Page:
The Tree Health and Plant Biosecurity Action Plan sets out how to tackle serious tree and plant pests and diseases.
Millions of trees could be lost to disease in the UK in the next few years unless urgent action is taken, Environment Secretary Caroline Spelman warned today.
Mrs Spelman was speaking as she launched a new Government drive to combat the exotic pests and diseases threatening the health of trees in the UK.
People trying to smuggle potentially-infected plants and cuttings into the UK will face more robust enforcement, and the Government is putting £7 million into research on combating new or exotic tree and plant pathogens.
Environment Secretary Caroline Spelman said:
“If we don’t act now we could end up in a similar situation to the 1970s, when more than 30 million trees in the UK died due to Dutch elm disease. There are new diseases and new threats now, and we need to do everything we can to protect our precious plants, trees and habitats. With the expansion of global trade, especially in live plants, the risk that exotic diseases and pests will be accidentally introduced here grows all the time.
“Today’s action plan dedicates £7 million to finding ways of combating exotic diseases and pests as well as introducing stricter controls on plants and cuttings being brought across the UK’s borders.”
The Tree Health and Plant Biosecurity Action Plan, a joint initiative with the Forestry Commission, sets out how to tackle serious tree and plant pests and diseases. It contains a range of measures to combat this threat to our forests, woodlands and urban trees, including plans to better enforce against those bringing flora into the UK as well as funding a rigorous programme of research into protecting the UK’s plants and trees against foreign or previously unknown diseases.
Welcoming the announcement, Pam Warhurst, Forestry Commission Chair, said:
“There are few more urgent issues that we in the forestry sector need to focus our attention on, so I’m delighted that this Action Plan has been launched to enable us to get on and do what needs to be done.
“We have worked closely with Defra, Fera, the devolved administrations in Scotland and Wales, the forestry and horticultural sectors and non-government organisations to develop this Action Plan to ensure we’re taking an integrated approach to tackling tree pests and diseases across the country. We look forward to continuing and developing this collaboration as we enter the implementation phase.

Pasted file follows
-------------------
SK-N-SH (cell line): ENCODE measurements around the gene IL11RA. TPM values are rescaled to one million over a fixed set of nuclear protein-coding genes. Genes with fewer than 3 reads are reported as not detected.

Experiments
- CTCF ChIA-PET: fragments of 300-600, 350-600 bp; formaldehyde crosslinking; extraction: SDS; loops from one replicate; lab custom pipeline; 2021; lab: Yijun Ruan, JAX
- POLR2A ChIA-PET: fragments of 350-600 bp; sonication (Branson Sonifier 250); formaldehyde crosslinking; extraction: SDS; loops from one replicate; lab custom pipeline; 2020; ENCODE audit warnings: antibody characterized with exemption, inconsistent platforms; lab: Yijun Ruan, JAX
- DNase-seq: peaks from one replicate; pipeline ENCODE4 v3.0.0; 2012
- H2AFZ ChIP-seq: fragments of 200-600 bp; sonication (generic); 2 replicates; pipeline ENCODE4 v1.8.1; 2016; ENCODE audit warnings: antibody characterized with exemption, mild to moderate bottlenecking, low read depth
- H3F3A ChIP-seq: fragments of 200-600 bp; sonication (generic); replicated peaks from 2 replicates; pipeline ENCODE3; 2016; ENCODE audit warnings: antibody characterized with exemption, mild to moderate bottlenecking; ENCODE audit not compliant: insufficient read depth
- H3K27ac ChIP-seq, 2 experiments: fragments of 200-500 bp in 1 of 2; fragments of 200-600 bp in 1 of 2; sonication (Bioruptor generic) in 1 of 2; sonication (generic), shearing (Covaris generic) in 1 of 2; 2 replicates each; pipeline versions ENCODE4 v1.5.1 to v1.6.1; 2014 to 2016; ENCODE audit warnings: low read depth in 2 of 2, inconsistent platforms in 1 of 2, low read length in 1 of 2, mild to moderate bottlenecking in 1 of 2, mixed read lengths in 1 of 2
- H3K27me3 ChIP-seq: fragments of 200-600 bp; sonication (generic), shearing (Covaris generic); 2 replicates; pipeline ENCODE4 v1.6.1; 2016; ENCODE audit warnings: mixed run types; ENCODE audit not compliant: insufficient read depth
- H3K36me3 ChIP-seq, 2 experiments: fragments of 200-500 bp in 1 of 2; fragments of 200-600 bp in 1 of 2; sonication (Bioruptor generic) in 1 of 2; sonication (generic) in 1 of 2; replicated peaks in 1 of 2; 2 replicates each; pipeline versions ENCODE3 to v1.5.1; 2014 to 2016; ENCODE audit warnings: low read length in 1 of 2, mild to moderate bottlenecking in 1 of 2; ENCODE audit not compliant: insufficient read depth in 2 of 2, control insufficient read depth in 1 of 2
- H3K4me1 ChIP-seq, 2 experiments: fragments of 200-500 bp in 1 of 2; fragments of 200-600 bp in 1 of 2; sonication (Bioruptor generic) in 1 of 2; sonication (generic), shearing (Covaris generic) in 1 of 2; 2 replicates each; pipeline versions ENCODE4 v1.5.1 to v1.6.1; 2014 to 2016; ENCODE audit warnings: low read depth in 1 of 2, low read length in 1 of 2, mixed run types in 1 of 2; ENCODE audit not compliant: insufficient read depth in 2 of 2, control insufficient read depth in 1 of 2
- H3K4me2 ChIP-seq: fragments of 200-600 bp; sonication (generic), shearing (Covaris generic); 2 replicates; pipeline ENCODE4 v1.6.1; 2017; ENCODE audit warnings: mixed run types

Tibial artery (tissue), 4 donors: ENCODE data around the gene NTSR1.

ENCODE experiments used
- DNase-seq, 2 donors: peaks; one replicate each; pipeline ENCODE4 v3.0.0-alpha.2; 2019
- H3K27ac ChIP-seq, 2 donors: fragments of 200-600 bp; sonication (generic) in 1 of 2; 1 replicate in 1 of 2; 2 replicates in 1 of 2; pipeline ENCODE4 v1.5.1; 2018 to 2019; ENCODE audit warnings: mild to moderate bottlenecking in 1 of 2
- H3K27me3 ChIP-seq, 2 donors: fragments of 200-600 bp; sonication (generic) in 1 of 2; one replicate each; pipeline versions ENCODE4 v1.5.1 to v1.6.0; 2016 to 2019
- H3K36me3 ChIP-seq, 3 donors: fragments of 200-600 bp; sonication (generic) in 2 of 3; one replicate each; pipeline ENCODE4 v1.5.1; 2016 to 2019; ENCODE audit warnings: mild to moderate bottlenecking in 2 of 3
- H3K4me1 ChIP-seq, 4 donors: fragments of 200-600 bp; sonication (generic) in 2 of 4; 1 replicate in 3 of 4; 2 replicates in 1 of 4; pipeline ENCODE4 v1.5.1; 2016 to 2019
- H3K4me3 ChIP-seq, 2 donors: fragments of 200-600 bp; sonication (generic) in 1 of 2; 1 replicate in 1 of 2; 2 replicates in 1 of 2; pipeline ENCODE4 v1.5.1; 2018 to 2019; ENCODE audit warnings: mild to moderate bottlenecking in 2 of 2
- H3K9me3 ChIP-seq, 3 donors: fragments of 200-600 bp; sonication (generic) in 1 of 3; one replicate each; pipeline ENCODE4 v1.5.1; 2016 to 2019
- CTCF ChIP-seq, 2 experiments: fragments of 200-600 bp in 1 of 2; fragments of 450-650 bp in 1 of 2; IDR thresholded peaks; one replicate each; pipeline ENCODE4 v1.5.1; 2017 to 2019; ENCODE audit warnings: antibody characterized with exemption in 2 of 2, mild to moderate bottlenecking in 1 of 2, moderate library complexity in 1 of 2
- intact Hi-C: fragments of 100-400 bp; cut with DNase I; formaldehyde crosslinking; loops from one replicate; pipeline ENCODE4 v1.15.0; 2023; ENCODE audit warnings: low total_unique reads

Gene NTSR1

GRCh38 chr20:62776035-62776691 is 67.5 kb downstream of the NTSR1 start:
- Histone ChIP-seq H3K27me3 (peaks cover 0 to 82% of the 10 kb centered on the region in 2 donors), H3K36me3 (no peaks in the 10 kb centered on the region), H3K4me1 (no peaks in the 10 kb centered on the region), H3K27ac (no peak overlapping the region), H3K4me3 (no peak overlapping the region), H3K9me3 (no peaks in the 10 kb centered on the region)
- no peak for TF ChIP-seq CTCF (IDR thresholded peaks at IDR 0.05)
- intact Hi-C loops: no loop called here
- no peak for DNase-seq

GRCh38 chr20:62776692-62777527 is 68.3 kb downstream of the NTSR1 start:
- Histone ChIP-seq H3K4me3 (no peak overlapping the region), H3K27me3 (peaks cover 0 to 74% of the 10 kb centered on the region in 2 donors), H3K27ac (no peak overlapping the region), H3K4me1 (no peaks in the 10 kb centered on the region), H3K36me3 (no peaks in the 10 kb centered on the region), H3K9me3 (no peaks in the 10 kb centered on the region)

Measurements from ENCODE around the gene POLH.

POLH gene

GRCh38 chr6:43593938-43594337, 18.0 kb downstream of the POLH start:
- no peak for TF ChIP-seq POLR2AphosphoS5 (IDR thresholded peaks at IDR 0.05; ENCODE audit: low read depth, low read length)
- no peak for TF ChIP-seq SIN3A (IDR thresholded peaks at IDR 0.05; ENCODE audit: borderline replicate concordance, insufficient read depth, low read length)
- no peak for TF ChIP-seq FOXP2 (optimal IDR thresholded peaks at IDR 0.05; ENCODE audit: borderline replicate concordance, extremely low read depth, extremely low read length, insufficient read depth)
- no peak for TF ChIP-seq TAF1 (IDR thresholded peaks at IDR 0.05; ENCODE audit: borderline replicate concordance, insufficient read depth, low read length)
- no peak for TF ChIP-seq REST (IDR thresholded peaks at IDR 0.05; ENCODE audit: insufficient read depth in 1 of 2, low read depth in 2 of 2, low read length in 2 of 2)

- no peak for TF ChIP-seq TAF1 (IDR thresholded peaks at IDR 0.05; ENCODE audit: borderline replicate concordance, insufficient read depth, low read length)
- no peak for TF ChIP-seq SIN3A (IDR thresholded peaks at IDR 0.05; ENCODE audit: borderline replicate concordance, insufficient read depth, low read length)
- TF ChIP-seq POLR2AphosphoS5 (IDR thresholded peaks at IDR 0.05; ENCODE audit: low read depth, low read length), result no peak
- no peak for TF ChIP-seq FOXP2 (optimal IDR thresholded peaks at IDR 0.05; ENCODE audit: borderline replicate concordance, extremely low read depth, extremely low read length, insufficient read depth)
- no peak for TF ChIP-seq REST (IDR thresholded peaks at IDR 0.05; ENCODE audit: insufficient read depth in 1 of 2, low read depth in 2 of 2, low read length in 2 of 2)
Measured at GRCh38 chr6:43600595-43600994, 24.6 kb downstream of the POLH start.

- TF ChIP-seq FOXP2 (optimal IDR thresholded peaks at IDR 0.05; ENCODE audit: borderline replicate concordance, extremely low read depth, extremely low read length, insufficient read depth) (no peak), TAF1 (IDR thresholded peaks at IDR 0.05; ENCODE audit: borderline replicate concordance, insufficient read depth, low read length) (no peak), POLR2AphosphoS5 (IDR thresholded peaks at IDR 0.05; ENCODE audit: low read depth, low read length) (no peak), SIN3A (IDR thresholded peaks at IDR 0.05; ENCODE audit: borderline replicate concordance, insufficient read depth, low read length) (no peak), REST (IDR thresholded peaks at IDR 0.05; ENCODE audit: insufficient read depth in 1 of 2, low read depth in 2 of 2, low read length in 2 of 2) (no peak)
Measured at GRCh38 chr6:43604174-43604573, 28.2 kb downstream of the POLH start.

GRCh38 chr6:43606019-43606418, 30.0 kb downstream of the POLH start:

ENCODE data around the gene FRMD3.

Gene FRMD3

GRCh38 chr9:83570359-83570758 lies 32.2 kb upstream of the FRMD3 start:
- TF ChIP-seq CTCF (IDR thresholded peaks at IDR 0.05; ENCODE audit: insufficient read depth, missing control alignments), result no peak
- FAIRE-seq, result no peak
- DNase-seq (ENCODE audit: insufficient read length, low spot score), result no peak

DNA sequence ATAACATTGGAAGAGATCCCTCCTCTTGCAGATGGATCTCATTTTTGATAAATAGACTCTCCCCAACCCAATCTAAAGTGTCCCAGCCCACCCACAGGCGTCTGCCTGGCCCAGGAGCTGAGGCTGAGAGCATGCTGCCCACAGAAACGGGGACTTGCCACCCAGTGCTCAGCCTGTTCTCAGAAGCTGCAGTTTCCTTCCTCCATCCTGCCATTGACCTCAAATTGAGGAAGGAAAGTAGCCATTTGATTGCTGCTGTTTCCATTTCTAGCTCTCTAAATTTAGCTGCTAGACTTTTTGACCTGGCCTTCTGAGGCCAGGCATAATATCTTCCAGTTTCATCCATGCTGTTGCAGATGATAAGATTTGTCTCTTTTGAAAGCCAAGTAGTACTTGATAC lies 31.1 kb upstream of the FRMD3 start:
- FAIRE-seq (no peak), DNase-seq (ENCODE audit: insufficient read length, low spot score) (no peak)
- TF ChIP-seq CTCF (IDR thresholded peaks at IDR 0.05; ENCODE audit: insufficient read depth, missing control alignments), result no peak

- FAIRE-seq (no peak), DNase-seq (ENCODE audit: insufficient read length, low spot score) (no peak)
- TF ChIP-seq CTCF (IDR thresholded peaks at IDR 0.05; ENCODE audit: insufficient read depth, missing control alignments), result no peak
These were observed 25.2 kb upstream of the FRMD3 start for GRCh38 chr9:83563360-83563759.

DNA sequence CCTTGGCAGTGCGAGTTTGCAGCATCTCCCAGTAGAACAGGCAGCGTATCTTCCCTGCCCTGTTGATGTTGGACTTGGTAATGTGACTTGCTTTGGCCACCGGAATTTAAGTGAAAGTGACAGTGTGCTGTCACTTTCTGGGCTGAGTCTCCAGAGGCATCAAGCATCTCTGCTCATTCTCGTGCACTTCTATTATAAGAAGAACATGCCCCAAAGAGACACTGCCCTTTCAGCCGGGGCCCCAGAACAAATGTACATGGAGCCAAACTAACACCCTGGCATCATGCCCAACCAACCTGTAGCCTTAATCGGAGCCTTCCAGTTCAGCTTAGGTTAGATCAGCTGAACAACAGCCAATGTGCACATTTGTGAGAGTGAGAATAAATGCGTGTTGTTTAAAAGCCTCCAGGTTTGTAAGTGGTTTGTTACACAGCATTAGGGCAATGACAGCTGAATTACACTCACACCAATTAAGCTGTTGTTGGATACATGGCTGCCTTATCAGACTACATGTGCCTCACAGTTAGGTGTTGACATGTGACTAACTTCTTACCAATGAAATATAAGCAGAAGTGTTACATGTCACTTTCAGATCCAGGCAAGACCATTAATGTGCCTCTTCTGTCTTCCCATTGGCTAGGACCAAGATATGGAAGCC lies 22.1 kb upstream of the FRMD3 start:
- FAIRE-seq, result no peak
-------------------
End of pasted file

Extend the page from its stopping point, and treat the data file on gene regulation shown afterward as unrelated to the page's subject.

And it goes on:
“It’s important that we’re prepared for new threats, too, so we particularly welcome the £7 million extra funding for research into tree health over the next three years.”
It also brings together a range of dedicated organisations - from the Forestry Commission and Food and Environment Research Agency (FERA) to key figures from the forestry and horticultural sectors - to draw up the first integrated strategy dedicated to protecting our natural habitats from destruction.
The text of the Action Plan for Tree Health and Plant Biosecurity is available at: http://www.defra.gov.uk/food-farm/crops/tree-health/.
Further information about the main pest and disease threats to Britain’s trees, forests and woodland plants is available at:
The Tree Health & Plant Biosecurity Action Plan brings together all sectors concerned with the management of woods and forests. One of the actions in the plan is to draft an integrated, cross-sectoral strategy for protecting all of our woods, ecosystems, gardens and crops from new pests and diseases. In the meantime the Forestry Commission is being guided by its Interim Tree Health Biosecurity Strategy for protecting woods and forests. This interim strategy will be reviewed in the light of the outcomes of the Action Plan and the current review of the European Union’s Plant Health regime. The UK is fully engaged in the EU review.
The Action Plan focuses on four key areas of activity to combat the threat against our trees - import controls; practical actions; research; and better communications and public engagement.